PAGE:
No. 1102 - Northdown - St James' Parish Hall and Sunday School (1909)

This entry is another in a series of articles concerning buildings associated with some of Tasmania’s most significant churches. These buildings include Sunday schools, parish halls, convents, schools and residences of the clergy. Ancillary buildings are often overlooked and are rarely featured in published histories. My aim is to create a simple record of some of the most significant of these buildings, including some which no longer exist.

Northdown is a fertile agricultural district 15km east of Devonport. In 1826 the area was settled by Captain Bartholomew Thomas, who established the Northdown estate. Captain Thomas met a violent death in 1831 when he and his overseer, Mr Parker, were speared to death by a group of men from the ‘Big River tribe’.

St James’ was opened in May 1878 and the church and burial ground were consecrated on 30 January 1879 by Bishop Charles Bromby.

In October 1909 a Sunday-school and hall was opened by Bishop Mercer. The following report, published in the North West Post, contains details about the origins of the hall as well its function and design:

“The Bishop of Tasmania (Dr. Mercer) conducted a confirmation service at St. James' Church of England, Northdown, yesterday afternoon in the presence of a large congregation from all parts of the district. …In the evening a large audience assembled to witness the formal opening of the new school building. The Rev. Canon de Coetlogon presided. The new structure was favourably commented upon, and when the cathedral windows are fitted into position the hall will take its place amongst the many country religious buildings that have lately been erected to grace the North-West Coast…The hall will seat 100 persons, and is fitted with a platform and a large open fireplace, which will no doubt be put to good use in the many socials expected to take place in the building…. The building of a school room had been considered in Northdown for years past, but it was only recently the movement had taken tangible shape. The chief cause of this was the Girls' Friendly Society taking root in the place, and being excellently managed it increased so much in members that it had proved difficult to house the members. They felt the need of a building, and a meeting of the congregation was held, at which they decided to make a start with the hall. The result of their appeals was the pretty building which would prove useful to the inhabitants of the district, and he rejoiced that Northdown had such an excellent and useful school building. At the meeting they had only £7 in hand, but they were nothing daunted, and the members decided to call tenders for a building….They got from Mr S. Priest the excellent design, and Mr W. Shaw, of Abbotsham, secured the contract…”.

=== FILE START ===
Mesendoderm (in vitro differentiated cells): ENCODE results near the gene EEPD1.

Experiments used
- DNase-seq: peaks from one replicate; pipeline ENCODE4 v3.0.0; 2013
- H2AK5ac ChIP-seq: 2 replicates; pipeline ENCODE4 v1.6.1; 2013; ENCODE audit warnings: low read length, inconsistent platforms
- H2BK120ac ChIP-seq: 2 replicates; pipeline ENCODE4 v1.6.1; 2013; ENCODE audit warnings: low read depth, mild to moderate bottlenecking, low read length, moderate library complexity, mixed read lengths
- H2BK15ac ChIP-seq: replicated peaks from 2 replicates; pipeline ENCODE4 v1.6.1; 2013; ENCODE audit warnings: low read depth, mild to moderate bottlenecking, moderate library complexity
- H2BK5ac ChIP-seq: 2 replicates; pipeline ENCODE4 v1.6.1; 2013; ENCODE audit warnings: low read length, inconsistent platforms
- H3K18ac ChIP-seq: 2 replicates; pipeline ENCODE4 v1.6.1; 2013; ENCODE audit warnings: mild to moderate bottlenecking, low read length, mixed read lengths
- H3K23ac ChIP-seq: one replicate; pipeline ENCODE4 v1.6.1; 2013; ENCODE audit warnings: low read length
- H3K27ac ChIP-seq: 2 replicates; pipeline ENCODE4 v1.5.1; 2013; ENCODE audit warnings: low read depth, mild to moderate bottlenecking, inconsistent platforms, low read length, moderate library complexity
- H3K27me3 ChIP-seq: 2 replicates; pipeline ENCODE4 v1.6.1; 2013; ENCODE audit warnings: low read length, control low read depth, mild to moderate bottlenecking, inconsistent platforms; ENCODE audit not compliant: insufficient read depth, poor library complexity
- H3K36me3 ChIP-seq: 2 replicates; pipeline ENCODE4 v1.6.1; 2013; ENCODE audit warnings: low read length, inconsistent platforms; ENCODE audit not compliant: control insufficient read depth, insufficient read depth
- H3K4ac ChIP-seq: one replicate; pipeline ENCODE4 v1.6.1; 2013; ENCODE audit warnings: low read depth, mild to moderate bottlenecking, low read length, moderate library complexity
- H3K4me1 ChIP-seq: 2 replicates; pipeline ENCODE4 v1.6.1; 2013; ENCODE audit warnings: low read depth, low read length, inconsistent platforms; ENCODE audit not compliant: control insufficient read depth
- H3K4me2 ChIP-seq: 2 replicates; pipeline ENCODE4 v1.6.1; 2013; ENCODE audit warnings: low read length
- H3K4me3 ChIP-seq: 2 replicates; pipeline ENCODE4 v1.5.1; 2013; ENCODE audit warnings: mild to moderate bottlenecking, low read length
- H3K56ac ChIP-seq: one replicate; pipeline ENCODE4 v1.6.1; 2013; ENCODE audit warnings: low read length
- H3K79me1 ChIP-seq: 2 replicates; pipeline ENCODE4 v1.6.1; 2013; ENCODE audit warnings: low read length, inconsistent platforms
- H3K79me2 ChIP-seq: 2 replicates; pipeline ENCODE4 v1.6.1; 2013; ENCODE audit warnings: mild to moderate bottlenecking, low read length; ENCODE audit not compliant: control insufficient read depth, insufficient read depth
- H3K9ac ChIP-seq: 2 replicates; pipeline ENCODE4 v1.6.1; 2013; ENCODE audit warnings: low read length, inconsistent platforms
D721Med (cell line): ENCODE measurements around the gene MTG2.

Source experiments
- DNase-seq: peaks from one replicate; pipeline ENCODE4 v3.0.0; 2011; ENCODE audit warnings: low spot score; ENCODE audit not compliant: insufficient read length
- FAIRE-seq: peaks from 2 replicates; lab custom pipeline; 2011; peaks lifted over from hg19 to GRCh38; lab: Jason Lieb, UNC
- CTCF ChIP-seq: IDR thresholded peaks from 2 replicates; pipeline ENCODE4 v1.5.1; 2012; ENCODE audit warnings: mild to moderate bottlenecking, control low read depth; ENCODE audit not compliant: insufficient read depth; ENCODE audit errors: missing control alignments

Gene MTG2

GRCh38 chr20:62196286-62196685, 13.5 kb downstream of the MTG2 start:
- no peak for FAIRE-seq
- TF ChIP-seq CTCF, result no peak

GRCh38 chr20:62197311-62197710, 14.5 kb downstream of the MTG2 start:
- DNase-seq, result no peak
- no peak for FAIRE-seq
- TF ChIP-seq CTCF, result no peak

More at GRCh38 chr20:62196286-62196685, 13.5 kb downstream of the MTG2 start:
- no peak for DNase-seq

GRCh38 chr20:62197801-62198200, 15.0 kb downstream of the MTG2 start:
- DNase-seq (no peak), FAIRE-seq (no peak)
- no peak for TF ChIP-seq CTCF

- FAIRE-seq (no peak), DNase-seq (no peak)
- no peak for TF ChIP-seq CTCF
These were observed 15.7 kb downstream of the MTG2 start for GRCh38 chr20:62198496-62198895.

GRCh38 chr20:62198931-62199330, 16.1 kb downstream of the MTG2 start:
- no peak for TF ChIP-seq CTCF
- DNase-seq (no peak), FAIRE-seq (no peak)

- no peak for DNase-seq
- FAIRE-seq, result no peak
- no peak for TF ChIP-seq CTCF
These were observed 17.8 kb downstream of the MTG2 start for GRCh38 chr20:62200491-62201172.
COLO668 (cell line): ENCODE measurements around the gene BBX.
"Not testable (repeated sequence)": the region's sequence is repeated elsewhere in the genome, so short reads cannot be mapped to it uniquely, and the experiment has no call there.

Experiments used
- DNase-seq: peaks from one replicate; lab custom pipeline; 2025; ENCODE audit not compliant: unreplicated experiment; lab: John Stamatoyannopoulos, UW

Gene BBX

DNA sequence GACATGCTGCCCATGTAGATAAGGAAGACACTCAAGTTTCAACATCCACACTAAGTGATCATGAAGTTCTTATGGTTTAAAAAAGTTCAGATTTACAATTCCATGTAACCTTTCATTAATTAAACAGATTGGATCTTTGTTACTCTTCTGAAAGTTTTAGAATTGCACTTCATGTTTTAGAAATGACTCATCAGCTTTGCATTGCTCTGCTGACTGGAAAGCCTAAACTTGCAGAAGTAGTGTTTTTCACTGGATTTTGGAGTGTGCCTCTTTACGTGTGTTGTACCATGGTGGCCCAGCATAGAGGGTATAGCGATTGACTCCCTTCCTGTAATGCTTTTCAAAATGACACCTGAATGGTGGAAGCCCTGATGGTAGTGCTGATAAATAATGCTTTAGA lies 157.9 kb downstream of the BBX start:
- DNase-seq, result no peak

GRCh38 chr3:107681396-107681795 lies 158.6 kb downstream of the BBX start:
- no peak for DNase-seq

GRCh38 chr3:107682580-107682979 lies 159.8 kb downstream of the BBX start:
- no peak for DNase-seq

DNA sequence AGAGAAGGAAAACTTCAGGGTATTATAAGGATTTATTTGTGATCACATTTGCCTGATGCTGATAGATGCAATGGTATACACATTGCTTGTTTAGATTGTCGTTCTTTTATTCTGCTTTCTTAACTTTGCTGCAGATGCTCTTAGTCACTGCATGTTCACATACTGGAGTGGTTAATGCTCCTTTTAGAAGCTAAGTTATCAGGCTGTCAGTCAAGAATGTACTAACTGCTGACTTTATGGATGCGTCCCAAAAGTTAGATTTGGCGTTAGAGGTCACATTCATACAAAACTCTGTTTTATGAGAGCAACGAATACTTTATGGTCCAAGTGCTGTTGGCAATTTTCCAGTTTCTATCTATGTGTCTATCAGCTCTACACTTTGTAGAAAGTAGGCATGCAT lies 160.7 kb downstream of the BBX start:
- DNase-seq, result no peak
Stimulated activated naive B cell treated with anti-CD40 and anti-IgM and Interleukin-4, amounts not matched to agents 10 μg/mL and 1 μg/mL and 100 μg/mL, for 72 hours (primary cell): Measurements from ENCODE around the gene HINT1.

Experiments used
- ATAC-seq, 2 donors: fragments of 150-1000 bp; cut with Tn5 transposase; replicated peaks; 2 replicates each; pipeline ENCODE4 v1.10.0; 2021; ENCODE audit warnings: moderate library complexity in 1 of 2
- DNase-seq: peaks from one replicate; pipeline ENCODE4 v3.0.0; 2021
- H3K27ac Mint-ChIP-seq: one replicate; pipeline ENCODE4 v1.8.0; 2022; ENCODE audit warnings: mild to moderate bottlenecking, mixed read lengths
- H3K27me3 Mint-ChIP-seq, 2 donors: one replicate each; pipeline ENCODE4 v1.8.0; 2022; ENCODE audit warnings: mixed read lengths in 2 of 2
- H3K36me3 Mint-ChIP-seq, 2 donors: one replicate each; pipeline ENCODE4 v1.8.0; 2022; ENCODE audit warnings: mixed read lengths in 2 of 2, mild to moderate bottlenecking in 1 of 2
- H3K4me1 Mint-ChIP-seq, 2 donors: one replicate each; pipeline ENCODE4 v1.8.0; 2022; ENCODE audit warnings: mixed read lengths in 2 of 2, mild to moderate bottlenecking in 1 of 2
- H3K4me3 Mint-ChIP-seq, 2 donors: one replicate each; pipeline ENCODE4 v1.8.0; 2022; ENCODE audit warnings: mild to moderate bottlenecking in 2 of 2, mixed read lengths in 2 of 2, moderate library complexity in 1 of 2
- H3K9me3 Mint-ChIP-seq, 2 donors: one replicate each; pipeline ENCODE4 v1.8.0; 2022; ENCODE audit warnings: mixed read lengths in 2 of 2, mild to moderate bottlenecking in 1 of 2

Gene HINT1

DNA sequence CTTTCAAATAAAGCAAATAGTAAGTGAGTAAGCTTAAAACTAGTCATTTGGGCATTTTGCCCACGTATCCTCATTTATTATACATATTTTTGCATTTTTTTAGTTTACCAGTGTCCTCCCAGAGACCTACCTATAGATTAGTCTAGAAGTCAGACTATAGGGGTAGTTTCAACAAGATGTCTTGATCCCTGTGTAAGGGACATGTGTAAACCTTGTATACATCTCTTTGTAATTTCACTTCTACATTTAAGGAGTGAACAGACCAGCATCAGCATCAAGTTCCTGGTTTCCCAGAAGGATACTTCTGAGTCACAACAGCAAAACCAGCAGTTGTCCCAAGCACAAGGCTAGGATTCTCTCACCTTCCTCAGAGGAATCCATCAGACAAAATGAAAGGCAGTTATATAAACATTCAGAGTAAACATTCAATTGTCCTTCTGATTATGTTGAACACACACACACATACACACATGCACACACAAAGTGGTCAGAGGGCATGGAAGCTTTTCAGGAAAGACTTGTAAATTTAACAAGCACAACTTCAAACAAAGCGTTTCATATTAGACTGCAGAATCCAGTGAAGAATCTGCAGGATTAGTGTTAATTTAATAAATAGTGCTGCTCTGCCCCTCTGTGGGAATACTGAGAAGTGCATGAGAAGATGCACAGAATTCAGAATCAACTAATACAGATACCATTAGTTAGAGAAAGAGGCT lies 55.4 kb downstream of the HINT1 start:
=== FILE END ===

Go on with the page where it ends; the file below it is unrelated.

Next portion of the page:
North West Post, Friday 15 October 1909, page 3



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